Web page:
Eating Sweatman’s BBQ Hash a Must-Do
Like most South Carolina barbecue hash recipes, Sweatman’s BBQ hash recipe is a well-guarded secret. What’s no secret at all is just how delicious their hash recipe is. In fact, eating Sweatman’s hash and rice made a Huffington Post list of top things to do in the US.
Specifically, they published an article telling folks of the “one thing” they must do in each of the 50 U.S. states. What was the one thing for a visitor to do in South Carolina?
“Taste the barbecue hash at Sweatman’s BBQ!”
No surprise when you read comments like this on the review sites. Kerry B, a (somewhat nearby) local from Goose Creek, said this about Sweatman’s BBQ hash recipe in her Yelp review:
“And oh, the hash! This stuff is liquid gold. Silky smooth, not a chunk of gristle to be found, unlike other hashes. Perfectly seasoned, a ratio of 3 parts hash to 1 part rice is about right. I always get a gallon to go, and when I open my last pint from the freezer, I know a trip to Sweatman’s is called for.”
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Making Sweatman’s BBQ Hash Recipe
But just how is this amazing stuff made?
In an article with Orangeburg’s Times and Democrat, current owner Mark Behr explained how Sweatman’s BBQ makes the hash today:
Nowadays, Sweatman’s BBQ hash recipe “is all meat — Boston butts and fresh ham cut up. We take our chopped pork and dump it into a 70-gallon pot with onions and seasonings. After it finishes cooking, we remove the meat from the pot and debone it. Then we grind it up like hamburger,” he said.
Next, the Behrs add a secret recipe of seasonings and sauces to the prepared meat and mix them together. “And that’s our hash,” he said.
In an interesting twist, Behr pointed out that the older hash recipe original owners Margie and Bub Sweatman used called for diced potatoes, but “the potatoes were more or less a filler” and the Behrs stopped using them. That said, even today, many South Carolina BBQ hash recipes still call for potatoes. For instance, this Dukes BBQ hash recipe includes potatoes.
Leaning on Experience
So, it would take someone with a lot of experience to reproduce the flavors and textures the old-school Sweatman’s BBQ hash recipe that customers enjoyed for years. Fortunately, we know just the person.
“I grew up in Holly Hill,” writes W. David Griggs, “and I think I ate at Sweatman’s BBQ every weekend… except when they would close for a month during the summer so the family could go on vacation. Took me a dozen attempts and first-hand experience with a friend from Eutawville to come up with what I believe replicates Sweatman’s Hash.”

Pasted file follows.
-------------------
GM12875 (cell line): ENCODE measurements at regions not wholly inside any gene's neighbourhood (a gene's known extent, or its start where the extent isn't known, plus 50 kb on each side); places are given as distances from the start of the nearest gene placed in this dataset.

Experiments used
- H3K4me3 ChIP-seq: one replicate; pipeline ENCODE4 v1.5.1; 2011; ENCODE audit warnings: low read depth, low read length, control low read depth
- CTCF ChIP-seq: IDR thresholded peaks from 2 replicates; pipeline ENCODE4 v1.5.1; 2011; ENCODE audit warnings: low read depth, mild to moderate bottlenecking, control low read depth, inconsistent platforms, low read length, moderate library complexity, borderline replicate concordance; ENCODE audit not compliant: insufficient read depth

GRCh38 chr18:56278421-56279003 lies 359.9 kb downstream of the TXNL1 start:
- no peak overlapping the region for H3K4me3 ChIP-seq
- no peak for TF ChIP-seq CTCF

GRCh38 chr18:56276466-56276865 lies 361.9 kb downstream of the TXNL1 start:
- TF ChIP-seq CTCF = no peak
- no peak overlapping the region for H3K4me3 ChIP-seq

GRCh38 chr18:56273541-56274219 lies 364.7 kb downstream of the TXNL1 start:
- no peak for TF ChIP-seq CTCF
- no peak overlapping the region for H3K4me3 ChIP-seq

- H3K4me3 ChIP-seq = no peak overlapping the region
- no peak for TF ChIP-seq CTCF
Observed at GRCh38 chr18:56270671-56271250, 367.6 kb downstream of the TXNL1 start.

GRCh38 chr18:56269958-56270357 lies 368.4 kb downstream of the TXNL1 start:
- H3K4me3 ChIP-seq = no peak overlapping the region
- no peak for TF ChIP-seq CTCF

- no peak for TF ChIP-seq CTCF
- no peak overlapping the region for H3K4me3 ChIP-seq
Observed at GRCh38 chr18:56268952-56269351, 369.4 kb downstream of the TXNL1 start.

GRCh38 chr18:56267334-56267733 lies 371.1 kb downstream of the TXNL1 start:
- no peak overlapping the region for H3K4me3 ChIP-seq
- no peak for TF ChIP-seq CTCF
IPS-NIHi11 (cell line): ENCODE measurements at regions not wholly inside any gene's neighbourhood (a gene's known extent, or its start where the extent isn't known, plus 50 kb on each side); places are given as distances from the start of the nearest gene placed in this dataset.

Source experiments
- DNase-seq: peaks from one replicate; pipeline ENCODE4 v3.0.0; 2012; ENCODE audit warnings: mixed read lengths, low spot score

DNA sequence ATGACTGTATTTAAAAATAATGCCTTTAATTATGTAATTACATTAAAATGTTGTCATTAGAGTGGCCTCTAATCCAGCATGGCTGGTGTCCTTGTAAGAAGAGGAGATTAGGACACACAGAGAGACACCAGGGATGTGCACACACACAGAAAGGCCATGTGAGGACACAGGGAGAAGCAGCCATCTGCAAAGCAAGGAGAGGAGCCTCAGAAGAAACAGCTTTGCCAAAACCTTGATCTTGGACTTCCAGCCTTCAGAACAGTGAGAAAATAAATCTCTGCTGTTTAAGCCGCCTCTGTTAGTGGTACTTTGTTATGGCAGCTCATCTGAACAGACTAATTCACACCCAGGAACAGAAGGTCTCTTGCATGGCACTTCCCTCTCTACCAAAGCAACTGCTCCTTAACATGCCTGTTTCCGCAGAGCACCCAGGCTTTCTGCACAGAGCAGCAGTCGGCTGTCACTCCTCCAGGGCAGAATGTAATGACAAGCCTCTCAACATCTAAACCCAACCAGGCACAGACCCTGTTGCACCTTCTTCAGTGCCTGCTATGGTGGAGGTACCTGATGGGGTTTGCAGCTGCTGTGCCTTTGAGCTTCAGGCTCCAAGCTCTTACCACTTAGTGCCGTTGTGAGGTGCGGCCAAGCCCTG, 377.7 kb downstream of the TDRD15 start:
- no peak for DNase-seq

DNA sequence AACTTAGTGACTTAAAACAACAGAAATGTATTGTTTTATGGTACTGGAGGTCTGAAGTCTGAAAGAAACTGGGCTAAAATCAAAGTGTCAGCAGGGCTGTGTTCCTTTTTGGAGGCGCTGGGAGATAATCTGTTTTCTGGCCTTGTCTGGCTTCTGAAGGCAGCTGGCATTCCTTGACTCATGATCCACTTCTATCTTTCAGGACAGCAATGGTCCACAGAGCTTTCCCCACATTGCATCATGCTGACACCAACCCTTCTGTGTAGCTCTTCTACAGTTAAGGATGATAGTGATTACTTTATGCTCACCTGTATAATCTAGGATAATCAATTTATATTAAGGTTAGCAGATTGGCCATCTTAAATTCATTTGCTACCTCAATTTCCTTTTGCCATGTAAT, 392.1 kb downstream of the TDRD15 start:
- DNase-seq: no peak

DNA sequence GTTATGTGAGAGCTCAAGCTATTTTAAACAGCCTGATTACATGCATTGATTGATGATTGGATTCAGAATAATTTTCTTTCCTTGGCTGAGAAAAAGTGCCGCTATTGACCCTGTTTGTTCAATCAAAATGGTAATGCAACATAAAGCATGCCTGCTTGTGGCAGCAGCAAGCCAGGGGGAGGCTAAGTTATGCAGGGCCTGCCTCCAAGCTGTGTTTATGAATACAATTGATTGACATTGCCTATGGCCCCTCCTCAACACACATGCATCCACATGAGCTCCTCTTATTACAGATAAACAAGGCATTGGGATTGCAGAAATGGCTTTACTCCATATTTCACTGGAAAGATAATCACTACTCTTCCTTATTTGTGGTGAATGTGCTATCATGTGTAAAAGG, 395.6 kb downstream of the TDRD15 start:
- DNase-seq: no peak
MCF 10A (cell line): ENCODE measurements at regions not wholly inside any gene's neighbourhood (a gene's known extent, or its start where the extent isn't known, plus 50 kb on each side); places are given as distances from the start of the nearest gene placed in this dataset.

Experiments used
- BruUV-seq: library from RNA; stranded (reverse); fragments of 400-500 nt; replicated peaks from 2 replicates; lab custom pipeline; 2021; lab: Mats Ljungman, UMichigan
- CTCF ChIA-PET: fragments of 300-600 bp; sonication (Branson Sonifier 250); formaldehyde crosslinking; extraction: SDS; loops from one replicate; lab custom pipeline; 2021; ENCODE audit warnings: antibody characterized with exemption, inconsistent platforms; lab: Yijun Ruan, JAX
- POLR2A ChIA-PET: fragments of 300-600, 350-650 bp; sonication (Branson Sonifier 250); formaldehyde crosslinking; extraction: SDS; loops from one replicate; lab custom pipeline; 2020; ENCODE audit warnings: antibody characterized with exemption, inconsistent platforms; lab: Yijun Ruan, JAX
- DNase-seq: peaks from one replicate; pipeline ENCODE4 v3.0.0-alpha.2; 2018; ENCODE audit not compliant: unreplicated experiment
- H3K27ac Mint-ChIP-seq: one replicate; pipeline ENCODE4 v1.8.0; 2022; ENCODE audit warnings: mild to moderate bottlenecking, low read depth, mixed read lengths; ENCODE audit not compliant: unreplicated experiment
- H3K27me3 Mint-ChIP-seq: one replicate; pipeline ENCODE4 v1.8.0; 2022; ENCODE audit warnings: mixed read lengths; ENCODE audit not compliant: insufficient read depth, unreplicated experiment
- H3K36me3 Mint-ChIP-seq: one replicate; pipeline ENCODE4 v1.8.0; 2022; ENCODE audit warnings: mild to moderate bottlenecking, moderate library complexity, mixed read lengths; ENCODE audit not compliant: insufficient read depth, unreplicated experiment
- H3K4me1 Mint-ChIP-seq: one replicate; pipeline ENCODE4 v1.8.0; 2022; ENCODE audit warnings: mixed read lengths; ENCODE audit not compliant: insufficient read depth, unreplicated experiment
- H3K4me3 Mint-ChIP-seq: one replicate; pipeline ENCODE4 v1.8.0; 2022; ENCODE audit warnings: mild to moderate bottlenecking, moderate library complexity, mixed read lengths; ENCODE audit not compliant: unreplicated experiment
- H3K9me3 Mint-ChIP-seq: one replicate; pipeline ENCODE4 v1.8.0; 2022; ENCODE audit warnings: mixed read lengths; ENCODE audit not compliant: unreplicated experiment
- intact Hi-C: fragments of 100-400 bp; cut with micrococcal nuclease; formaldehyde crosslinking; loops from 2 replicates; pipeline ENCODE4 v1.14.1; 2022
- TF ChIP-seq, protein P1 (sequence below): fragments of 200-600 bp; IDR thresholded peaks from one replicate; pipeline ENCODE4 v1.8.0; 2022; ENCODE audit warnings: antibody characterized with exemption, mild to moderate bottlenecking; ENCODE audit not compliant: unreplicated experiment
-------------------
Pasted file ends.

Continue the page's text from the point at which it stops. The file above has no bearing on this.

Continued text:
Thanks to Boots Varner
As he noted, Griggs did not begin this journey on his own. In fact, he had a bit of help along the way. He tutored some under a local legend. Then he set out on his own to figure out how to make some of his childhood favorites. An authentic SC BBQ hash recipe like Sweatman’s was a must. Fortunately, he would have some help.
“30 years ago, I was living in Eutawville, SC, when Boots Varner enlisted me to make the hash at his outdoor BBQ party. (Truly under his watchful eye. But now I find out his brother Roy taught him.) I continued to experiment on the hash recipe on my own (and with mustard sauce and slaw), trying to replicate the taste of Sweatman’s BBQ on which I grew up.
“I think I succeeded, and by chance, Foster’s Outdoor in California asked to publish my Sweatman’s BBQ Hash recipe along with the Sweatman’s style mustard sauce and slaw recipes I developed. That was over 20 years ago.”
Since then, Griggs has continued to refine his replica of Sweatman’s BBQ Hash Recipe, and it tastes as close to the real thing as you can get at home.
Enjoy and let us know what you think in the comments below:
- 3-4 lbs Boston butt fully cooked
- 1 lb chicken livers
- 5 potatoes medium
- 3 onions medium
- 24 oz bottle ketchup
- 1/4 cup prepared mustard
- 1/8 cup cider vinegar
- 1/4 cup brown sugar
- 8 cups water
- salt & pepper to taste
Cook the Boston butt using your preferred method.
Add the cooked butt along with the liver, potato, and onion to a pot.
Just cover it all with water and simmer for 30 minutes.
Drain and cool.
Run all through a meat grinder.
Add remaining ingredients and simmer 1 hr or until thickened and cooked through, stirring often.
Thin with water, as needed.
Should be the consistency of thick spaghetti sauce - one good spoonful should cover your serving of rice completely without dripping onto the plate - mmmm".
(In a pinch, you can boil the butt cubed in salted water for an hour or two, continue with the recipe where you add the liver)
Dedicated to Boots Varner (Eutawville, SC)
Serving: 1cup | Calories: 3487kcal | Carbohydrates: 270g | Protein: 347g | Fat: 104g | Saturated Fat: 35g | Cholesterol: 2381mg | Sodium: 8209mg | Potassium: 8440mg | Fiber: 10g | Sugar: 216g | Vitamin A: 53739IU | Vitamin C: 134mg | Calcium: 550mg | Iron: 62mg
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Check out these other authentic SCBBQ recipes we’ve published on destination-bbq:
Eastern SC Vinegar-Based Sauce Recipe
Home Team BBQ’s Alabama White Sauce Recipe
And we’ve published the following sauce recipes in the SCBBQ Recipes: Going Whole Hog cookbook (read more about that here):
Sauces and Rubs:
- Sticky Fingers’ Basic Dry Rub Recipe
- JB’s Smokeshack-Style Spicy Dry Rub Recipe
- Sticky Fingers’ Texas Rub Recipe
- BlackJack Barbecue Dry Rub Recipe
- Sticky Fingers’ Sweet Rib Rub Recipe
- Home Team BBQ Dry Rub Recipe for Chicken Wings Recipe
- John Lewis BBQ-Style Brisket Dry Rub Recipe